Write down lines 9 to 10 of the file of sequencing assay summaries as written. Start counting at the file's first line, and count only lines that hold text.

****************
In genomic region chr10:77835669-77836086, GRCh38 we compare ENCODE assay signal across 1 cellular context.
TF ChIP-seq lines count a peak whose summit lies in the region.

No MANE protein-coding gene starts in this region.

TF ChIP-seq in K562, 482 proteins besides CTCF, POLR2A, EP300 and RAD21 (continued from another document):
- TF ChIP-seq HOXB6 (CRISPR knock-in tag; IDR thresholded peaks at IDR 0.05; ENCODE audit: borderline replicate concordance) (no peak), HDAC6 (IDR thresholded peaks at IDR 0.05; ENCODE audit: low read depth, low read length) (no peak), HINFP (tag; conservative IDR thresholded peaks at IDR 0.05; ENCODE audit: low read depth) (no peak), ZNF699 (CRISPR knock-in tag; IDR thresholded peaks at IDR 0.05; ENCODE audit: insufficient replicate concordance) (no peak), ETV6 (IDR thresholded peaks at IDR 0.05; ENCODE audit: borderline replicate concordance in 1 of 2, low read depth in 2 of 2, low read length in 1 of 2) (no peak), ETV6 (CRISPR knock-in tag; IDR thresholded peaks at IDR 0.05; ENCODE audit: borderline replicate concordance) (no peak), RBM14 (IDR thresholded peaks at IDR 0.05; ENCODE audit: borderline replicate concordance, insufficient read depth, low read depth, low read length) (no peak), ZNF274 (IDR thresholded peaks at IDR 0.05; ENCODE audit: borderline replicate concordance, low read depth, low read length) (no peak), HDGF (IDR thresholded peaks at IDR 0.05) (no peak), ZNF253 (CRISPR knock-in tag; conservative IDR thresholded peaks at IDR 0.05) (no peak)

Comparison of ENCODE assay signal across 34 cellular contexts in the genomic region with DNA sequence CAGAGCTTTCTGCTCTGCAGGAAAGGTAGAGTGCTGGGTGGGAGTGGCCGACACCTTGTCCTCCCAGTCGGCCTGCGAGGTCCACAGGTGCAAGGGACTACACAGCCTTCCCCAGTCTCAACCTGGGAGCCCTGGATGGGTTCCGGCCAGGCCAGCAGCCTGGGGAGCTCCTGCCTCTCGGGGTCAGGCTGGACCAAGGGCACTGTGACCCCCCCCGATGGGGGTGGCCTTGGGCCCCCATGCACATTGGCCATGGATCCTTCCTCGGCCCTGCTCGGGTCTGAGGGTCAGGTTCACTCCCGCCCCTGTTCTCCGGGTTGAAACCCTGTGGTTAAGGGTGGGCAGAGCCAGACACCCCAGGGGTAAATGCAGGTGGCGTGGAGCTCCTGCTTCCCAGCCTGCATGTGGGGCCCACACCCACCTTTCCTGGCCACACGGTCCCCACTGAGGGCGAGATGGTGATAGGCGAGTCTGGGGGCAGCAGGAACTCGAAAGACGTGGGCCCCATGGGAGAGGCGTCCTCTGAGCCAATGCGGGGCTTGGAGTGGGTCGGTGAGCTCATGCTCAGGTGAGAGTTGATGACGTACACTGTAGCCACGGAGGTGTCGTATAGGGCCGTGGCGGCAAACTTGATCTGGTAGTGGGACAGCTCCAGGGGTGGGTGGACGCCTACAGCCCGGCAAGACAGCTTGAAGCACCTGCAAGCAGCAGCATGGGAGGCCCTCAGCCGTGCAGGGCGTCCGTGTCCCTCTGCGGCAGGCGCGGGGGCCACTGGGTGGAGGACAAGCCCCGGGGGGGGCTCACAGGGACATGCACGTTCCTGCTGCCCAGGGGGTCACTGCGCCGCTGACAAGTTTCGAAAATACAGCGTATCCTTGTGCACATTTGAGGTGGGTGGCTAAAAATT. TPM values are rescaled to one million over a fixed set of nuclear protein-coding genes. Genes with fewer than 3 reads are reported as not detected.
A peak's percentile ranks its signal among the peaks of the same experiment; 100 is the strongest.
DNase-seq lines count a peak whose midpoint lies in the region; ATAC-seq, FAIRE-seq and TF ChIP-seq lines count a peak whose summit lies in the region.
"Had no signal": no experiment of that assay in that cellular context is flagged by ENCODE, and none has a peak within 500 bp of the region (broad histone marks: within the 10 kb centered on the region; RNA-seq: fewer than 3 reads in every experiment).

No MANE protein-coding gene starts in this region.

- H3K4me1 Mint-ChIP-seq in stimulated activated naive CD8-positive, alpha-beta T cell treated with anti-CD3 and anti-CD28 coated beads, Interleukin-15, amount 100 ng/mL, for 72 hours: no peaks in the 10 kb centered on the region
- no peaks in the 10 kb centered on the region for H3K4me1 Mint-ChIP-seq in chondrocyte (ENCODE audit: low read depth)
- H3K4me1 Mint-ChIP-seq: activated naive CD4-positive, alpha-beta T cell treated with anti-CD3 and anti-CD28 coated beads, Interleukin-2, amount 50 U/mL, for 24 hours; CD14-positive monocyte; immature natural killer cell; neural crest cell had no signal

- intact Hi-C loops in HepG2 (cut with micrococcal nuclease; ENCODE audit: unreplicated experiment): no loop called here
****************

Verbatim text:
"Had no signal": no experiment of that assay in that cellular context is flagged by ENCODE, and none has a peak within 500 bp of the region (broad histone marks: within the 10 kb centered on the region; RNA-seq: fewer than 3 reads in every experiment).

No MANE protein-coding gene starts in this region.